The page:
Sanofi and Regeneron eye Libtayo challenge to Keytruda in first-line lung cancer


Sanofi and Regeneron's latecomer checkpoint inhibitor Libtayo has largely been protected from heavyweight competition in its first niche markets, but now looks set to for a toe-to-toe contest with Merck & Co's class leader Keytruda in the big non-small cell lung cancer (NSCLC) category.

Keytruda (pembrolizumab) dominates first-line NSCLC treatment, where it is approved both as a monotherapy and in combination with chemotherapy, but a lengthening list of rivals has been nipping at its heels.

Now, Libtayo (cemiplimab) is also in the mix. Sanofi and Regeneron have just halted a 466-patient phase 3 trial of the drug in combination with chemo rarely, saying they saw a significant improvement in overall survival versus chemo alone in previously-untreated patients.

Libtayo plus chemotherapy increased median overall survival from 13 to 22 months in the Empower-Lung 3 study, leading to a 29% reduction in the risk of death. Crucially for the two drugmakers, the trial involved all-comer patients – regardless of whether their tumours were low or high expressors of the PD-L1 biomarker.

Earlier this year Sanofi and Regeneron secured approval as a monotherapy in first-line NSCLC, but only in patients with PD-L1 expression of 50% or greater.

Moreover, most previously-untreated NSCLC patients treated with Keytruda do so in combination with chemo, so the new data – if added to Libtayo's label – could allow the drug to directly challenge the class leader.

Sanofi and Regeneron say they now plan to filed for approvals in the US and Europe based on the trial results.

With all the usual caveats of comparing different studies, the KEYNOTE-407 study of Keytruda plus chemo in first-line squamous NSCLC also found that the chances of dying were reduced by around a third, suggesting the two drugs are in the same ballpark for that form, but achieved a 51% reduction in non-squamous NSCLC in KEYNOTE-189.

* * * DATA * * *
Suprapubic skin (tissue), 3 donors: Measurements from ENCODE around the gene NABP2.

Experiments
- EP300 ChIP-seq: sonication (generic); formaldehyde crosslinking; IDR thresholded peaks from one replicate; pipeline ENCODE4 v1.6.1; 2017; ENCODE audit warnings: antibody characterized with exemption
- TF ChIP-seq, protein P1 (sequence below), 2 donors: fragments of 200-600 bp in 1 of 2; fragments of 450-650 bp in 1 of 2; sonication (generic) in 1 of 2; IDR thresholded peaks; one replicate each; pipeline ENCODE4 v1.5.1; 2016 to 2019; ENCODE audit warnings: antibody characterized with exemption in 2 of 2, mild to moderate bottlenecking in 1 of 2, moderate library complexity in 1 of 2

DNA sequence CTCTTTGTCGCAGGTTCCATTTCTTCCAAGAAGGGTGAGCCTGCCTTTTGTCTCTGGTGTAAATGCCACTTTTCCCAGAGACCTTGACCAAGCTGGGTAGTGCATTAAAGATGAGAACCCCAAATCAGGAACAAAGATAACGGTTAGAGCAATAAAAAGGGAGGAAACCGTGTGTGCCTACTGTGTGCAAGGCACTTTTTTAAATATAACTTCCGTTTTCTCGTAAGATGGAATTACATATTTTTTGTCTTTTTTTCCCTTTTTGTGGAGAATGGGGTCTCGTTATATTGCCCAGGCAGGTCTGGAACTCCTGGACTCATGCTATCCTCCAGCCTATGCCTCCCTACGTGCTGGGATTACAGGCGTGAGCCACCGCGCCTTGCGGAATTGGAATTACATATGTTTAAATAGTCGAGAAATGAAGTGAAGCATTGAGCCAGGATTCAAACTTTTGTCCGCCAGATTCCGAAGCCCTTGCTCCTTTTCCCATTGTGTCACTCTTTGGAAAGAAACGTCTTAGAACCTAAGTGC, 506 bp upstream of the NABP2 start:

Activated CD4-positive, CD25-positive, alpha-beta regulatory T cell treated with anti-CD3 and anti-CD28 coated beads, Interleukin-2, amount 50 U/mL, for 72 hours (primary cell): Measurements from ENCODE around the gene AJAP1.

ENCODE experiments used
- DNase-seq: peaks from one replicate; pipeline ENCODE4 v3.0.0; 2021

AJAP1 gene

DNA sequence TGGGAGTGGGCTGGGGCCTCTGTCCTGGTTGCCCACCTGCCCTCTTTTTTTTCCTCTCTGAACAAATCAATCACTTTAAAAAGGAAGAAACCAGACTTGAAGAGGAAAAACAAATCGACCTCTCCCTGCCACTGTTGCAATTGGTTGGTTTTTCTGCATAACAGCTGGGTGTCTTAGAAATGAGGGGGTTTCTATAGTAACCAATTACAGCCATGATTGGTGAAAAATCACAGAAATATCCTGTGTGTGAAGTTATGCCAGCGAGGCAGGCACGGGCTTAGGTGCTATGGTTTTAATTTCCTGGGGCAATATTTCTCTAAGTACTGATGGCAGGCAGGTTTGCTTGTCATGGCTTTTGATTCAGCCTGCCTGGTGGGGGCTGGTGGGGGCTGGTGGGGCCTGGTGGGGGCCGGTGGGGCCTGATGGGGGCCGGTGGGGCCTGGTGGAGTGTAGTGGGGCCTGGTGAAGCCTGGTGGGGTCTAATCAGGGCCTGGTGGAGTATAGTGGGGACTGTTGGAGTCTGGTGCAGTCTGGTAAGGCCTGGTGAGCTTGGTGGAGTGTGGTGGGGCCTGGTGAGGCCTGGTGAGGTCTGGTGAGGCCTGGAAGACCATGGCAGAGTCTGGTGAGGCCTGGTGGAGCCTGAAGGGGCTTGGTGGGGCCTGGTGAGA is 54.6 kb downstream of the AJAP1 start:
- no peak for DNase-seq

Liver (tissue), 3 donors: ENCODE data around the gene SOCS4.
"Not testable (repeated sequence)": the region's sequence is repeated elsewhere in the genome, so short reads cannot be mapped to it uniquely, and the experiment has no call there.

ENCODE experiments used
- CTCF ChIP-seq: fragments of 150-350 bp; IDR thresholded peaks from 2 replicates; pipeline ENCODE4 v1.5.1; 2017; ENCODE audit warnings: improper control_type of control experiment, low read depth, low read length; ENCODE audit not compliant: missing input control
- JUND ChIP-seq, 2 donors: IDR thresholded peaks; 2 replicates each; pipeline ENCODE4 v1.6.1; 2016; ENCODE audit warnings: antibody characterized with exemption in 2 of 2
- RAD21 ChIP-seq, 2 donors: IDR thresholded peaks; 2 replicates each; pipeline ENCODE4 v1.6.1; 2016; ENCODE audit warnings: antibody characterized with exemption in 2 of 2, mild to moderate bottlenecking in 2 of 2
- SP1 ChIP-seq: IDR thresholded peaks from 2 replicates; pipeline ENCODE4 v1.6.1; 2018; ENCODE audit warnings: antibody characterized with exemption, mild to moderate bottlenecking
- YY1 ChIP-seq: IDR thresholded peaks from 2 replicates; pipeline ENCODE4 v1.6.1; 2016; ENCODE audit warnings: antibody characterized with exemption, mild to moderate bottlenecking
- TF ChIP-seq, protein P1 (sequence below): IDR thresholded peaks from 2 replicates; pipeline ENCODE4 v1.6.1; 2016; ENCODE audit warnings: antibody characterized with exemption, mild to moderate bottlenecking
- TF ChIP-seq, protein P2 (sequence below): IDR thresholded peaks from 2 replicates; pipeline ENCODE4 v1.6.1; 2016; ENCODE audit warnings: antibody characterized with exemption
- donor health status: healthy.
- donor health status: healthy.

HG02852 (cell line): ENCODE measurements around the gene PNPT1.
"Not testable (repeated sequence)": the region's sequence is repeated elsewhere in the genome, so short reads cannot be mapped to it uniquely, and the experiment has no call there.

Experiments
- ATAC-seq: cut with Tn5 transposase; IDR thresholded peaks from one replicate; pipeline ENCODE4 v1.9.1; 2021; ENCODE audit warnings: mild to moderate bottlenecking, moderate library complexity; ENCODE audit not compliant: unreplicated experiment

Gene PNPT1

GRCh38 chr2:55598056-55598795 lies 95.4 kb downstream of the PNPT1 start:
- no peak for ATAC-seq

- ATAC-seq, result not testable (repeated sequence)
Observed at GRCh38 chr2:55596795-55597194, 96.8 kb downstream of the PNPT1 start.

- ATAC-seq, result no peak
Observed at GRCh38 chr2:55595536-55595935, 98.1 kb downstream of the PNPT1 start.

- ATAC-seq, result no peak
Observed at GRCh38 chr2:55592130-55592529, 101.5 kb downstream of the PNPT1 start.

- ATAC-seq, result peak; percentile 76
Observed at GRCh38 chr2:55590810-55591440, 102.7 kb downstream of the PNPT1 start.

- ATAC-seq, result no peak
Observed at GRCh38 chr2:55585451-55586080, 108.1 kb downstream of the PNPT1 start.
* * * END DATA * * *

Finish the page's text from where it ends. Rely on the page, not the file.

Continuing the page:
Empower-Lung 3 included patients with both squamous and non-squamous NSCLC, but so far there's been no breakdown of how the drug performed by type. That will likely have to wait until the results are presented at an oncology congress.

Trial investigator Miranda Gogishvili of the University Clinic, in Tbilisi, Georgia, said that the study enrolled patients "with a variety of challenging-to-treat disease characteristics", adding that the data " add to the growing body of evidence supporting Libtayo" in NSCLC.

Along with first-line PDL1-positive NSCLC, Libtayo is also used to treat two forms of skin cancer – cutaneous squamous cell carcinoma and basal cell carcinoma.

Merck claims adjuvant win in melanoma

There was good news for Merck in another indication this week, as it reported positive results with Keytruda as an adjuvant (post-surgery) therapy for melanoma – another type of skin cancer – and the award of a priority review by the FDA.

In the phase 3 KEYNOTE-716 trial, Keytruda improved recurrence-free survival when given to patients with high-risk advanced melanoma. The FDA has started its review of the application and is due to deliver a verdict by 4 December.

Moving checkpoint inhibitors further up the treatment pathway into earlier adjuvant and neoadjuvant (pre-surgery) lines of therapy is a key objective for their developers. Merck has previously generated positive results in early-stage renal cell carcinoma, triple-negative breast cancer and non-muscle invasive bladder cancer.